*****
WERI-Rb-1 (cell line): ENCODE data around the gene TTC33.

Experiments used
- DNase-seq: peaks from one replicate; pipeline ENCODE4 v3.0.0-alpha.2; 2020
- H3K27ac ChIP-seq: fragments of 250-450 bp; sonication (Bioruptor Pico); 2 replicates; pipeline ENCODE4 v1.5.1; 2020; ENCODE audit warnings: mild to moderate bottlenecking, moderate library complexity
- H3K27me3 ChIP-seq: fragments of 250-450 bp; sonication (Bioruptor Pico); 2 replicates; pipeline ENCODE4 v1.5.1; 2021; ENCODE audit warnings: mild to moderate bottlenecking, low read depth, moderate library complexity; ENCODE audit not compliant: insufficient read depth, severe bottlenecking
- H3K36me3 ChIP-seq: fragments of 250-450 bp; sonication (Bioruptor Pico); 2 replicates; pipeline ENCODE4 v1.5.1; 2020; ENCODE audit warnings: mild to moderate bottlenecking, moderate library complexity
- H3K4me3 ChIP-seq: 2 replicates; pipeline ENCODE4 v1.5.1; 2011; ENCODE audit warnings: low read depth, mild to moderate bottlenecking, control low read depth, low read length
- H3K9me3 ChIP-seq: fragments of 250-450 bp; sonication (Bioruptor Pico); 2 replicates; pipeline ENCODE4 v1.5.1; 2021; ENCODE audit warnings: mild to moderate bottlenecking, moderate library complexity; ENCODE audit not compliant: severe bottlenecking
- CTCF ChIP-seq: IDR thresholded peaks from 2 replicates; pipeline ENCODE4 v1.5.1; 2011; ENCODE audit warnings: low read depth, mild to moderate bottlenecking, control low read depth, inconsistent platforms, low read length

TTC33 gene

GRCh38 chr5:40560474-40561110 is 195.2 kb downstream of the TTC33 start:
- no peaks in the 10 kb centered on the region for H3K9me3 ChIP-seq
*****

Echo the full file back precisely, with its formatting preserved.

WERI-Rb-1 (cell line): ENCODE data around the gene TTC33.

Experiments used
- DNase-seq: peaks from one replicate; pipeline ENCODE4 v3.0.0-alpha.2; 2020
- H3K27ac ChIP-seq: fragments of 250-450 bp; sonication (Bioruptor Pico); 2 replicates; pipeline ENCODE4 v1.5.1; 2020; ENCODE audit warnings: mild to moderate bottlenecking, moderate library complexity
- H3K27me3 ChIP-seq: fragments of 250-450 bp; sonication (Bioruptor Pico); 2 replicates; pipeline ENCODE4 v1.5.1; 2021; ENCODE audit warnings: mild to moderate bottlenecking, low read depth, moderate library complexity; ENCODE audit not compliant: insufficient read depth, severe bottlenecking
- H3K36me3 ChIP-seq: fragments of 250-450 bp; sonication (Bioruptor Pico); 2 replicates; pipeline ENCODE4 v1.5.1; 2020; ENCODE audit warnings: mild to moderate bottlenecking, moderate library complexity
- H3K4me3 ChIP-seq: 2 replicates; pipeline ENCODE4 v1.5.1; 2011; ENCODE audit warnings: low read depth, mild to moderate bottlenecking, control low read depth, low read length
- H3K9me3 ChIP-seq: fragments of 250-450 bp; sonication (Bioruptor Pico); 2 replicates; pipeline ENCODE4 v1.5.1; 2021; ENCODE audit warnings: mild to moderate bottlenecking, moderate library complexity; ENCODE audit not compliant: severe bottlenecking
- CTCF ChIP-seq: IDR thresholded peaks from 2 replicates; pipeline ENCODE4 v1.5.1; 2011; ENCODE audit warnings: low read depth, mild to moderate bottlenecking, control low read depth, inconsistent platforms, low read length

TTC33 gene

GRCh38 chr5:40560474-40561110 is 195.2 kb downstream of the TTC33 start:
- no peaks in the 10 kb centered on the region for H3K9me3 ChIP-seq